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Indonesia

Families accuse Widodo of Papua shooting cover-up

Indonesian president has broken promise to look into deaths of four students two years ago, they say

Benny Mawel, Jayapura

Benny Mawel, Jayapura

Updated: December 09, 2016 09:23 AM GMT
Families accuse Widodo of Papua shooting cover-up

Two men shout as they sit inside a police truck after being arrested during a protest by mostly university students from the Free Papua Organization and the Papua Student Alliance in Jakarta on Dec. 1. Papuan activists have accused Indonesian President Joko Widodo of not doing enough to honor a pledge to resolve a case in which four students were shot dead by soldiers in Papua two years ago. (Photo AFP)

Activists and families of four Papuan high school students shot dead two years ago have accused Indonesian President Joko Widodo of failing to fulfill his promise to seek justice for the victims.

Soldiers allegedly shot the students near the military and police headquarters in Paniai, Papua, on Dec. 8, 2014.

They and dozens of other people were marching on the headquarters to protest against a beating meted out earlier in the day by soldiers on several students, following an argument the day before.

Seventeen other people were wounded in the shootings.

Widodo promised families of the victims he would look into the shootings and other rights abuses in the region during a high-profile visit to Jayapura to celebrate Christmas with the Papuans on Dec. 27, 2014.

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"Two years have passed but nothing has happened," said Peneas Lokbere coordinator of Papuan Solidarity of Victims of Human Rights Violations.

Lokbere was speaking at a gathering at Cendrawasih University in Jayapura to commemorate the second anniversary of the shootings.

Widodo has failed to keep his promise, said Lokbere.

Lokbere said the government last year established an ad hoc committee to investigate the shootings, but the probe had achieved nothing.

Earlier this year, Luhut Binsar Panjaitan, former coordinating minister for politics, law and human rights, formed a special team and promised to resolve matters before the year's end, but there are no signs of any progress, he said.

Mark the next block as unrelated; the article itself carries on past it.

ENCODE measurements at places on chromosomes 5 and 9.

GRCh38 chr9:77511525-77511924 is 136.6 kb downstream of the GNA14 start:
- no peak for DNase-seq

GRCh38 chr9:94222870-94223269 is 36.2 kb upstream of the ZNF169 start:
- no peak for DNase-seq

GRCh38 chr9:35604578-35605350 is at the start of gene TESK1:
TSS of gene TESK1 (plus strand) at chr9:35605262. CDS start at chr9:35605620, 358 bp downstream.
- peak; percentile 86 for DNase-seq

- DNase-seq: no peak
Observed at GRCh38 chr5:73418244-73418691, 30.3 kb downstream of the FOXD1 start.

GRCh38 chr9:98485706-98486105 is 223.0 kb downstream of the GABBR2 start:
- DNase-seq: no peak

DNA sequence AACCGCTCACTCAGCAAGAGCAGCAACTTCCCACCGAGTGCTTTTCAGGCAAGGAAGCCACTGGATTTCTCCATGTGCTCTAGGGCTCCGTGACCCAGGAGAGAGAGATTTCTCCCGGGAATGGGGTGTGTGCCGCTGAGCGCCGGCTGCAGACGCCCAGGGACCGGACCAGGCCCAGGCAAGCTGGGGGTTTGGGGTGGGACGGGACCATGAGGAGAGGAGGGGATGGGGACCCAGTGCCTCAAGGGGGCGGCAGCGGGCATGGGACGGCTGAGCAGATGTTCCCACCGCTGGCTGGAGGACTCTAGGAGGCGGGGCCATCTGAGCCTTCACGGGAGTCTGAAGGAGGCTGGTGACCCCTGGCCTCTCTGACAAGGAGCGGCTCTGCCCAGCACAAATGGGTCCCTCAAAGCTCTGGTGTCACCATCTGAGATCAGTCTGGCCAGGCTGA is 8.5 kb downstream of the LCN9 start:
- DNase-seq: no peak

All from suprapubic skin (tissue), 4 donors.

"[The committees] are empty promises for political purposes," said Anum Latifa Siregar, from the Democracy Alliance for Papua group.

"They were meant to mislead Papuans and persuade them not to seek international attention," she said.

Bernard Koten, advocacy coordinator of Franciscan Justice Peace and Integrity of Creation said the families have already turned to international bodies for help.

According to media reports, the families appealed in October to the United Nations, the World Council of Churches, Asia Pacific Nations, and international human rights groups, to bring pressure to bear on Indonesia over the shootings.

"We are also working with Franciscans International to bring the Pania shooting case before the United Nations," said Koten.

Franciscans International is an organization with consultative status at the United Nations.

Ones Suhuniap, general secretary of the National Committee for West Papua said the Indonesian government has no intention of looking into the shootings or address human rights abuses in Papua in general.

Jakarta will never stop committing crimes in the region, he said.

"The only solution is through a referendum. Papuans must determine their own future," he said.

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